As a design guideline, most disembodied “smart” computer systems should be real-time, at least of the soft variety. But they aren’t. We’ve gotten used to the cheap non-real-time properties of mainstream software.
Evolution may have resulted in that design guideline for minds. But our computer programs and networks aren’t minds—at least not yet. However, successful narrow AI techniques continually get added to the toolbox of software engineering. Although most software systems are not in any partition considered to be “minds,” they are doing narrow tasks. Some tasks are human level, such as identifying faces in a photo on Facebook. Some are not human level at all, such as a MapReduce system searching exabytes of data.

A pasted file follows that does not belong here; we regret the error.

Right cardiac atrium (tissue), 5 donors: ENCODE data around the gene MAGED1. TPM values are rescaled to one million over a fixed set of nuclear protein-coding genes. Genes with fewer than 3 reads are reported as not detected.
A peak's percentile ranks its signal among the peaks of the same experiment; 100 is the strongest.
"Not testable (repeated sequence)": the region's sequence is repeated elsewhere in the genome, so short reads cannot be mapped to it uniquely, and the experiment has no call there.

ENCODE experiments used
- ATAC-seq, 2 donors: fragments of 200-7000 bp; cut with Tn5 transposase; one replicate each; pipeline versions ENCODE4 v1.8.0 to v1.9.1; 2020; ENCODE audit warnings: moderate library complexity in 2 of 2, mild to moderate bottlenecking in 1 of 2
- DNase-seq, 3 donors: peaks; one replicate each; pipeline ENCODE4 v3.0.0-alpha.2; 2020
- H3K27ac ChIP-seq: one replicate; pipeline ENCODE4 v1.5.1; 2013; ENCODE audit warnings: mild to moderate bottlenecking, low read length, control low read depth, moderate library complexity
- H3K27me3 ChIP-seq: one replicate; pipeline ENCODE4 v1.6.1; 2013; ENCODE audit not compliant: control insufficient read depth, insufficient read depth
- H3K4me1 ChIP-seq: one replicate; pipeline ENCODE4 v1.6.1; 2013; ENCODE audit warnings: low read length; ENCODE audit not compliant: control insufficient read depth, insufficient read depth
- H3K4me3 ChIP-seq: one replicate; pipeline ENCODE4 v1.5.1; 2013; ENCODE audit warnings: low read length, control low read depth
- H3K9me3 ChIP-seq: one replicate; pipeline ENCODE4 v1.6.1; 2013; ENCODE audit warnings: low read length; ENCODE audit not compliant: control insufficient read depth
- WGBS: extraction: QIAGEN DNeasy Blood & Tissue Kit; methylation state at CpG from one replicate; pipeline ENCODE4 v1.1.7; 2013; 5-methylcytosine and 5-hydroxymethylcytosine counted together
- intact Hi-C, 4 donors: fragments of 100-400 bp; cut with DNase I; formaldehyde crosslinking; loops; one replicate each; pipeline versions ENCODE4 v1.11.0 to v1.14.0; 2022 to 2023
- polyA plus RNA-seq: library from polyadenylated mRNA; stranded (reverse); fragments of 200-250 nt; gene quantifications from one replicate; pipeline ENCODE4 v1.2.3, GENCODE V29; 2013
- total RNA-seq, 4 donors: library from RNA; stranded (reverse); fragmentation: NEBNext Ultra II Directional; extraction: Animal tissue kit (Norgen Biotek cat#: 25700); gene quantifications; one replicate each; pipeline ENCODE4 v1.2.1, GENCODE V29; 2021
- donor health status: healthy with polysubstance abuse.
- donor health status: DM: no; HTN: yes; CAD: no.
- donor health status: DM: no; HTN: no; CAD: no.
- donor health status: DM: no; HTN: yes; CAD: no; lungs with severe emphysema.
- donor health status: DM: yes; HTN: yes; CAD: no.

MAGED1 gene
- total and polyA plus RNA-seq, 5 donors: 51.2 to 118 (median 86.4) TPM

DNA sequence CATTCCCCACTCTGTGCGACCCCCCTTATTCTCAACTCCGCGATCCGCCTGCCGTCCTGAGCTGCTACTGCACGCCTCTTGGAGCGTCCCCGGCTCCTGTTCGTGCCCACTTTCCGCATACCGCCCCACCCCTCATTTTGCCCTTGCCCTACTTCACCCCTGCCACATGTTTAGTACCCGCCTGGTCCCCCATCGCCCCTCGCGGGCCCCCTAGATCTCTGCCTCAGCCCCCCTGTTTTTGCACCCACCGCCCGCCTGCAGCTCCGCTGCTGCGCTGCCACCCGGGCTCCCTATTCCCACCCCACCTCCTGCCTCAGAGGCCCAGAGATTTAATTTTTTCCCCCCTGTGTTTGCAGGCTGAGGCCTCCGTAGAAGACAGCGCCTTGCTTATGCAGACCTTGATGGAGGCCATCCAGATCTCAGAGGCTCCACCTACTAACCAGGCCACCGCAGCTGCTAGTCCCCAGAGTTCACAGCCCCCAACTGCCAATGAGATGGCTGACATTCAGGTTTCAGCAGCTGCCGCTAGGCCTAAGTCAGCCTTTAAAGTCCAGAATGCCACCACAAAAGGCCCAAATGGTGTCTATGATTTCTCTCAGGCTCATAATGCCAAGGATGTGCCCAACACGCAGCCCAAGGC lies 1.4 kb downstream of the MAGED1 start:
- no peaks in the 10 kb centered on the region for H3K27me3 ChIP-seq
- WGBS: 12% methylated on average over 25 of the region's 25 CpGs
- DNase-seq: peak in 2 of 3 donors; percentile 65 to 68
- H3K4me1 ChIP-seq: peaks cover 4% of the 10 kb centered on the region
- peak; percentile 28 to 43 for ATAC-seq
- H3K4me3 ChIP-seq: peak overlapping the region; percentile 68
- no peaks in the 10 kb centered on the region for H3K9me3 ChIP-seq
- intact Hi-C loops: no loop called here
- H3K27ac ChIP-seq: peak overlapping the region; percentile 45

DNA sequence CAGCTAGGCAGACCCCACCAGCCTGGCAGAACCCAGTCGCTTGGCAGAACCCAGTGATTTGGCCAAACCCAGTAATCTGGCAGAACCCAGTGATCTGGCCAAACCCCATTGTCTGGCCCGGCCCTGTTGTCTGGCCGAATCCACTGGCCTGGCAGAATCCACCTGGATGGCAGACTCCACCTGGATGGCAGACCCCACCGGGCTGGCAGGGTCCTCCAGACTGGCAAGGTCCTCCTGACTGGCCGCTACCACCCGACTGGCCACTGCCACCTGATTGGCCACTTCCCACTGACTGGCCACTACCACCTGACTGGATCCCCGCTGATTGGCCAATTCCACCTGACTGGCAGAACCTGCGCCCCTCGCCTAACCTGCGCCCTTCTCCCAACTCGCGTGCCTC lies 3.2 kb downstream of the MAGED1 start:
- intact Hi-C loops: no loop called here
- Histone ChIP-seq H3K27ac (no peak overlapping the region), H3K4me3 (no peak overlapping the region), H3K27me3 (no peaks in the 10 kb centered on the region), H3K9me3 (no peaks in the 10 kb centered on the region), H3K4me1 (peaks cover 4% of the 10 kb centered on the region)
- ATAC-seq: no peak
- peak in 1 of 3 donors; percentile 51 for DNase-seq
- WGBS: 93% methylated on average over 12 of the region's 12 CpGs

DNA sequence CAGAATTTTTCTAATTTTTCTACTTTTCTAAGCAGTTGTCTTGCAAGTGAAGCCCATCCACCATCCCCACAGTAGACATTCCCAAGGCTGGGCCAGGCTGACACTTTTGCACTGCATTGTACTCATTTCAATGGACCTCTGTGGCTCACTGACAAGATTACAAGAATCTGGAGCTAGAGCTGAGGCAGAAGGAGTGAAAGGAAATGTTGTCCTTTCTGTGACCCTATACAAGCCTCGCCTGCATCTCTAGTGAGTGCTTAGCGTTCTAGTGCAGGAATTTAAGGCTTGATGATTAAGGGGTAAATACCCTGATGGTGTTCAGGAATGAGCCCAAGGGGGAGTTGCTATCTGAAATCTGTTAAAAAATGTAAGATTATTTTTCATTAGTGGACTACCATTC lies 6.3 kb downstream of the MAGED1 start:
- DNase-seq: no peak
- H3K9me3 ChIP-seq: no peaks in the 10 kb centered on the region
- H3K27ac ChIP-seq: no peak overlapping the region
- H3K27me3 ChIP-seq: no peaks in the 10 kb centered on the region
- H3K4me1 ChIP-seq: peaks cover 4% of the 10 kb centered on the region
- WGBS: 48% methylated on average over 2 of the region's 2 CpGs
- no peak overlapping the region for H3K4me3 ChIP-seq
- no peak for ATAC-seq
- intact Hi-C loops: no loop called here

All of these should respond quick enough to all inputs so as not to slow down or foul up the system. The humans involved will not wait for very long on their end. Obviously a lot of computer programs are not real-time (not even soft real-time).
It’s more about usability—the slow and/or inconsistent-response programs are less useful and more annoying. They only survive in the software / Internet ecosystem because the nature of that ecosystem is different than the nature of biological evolution.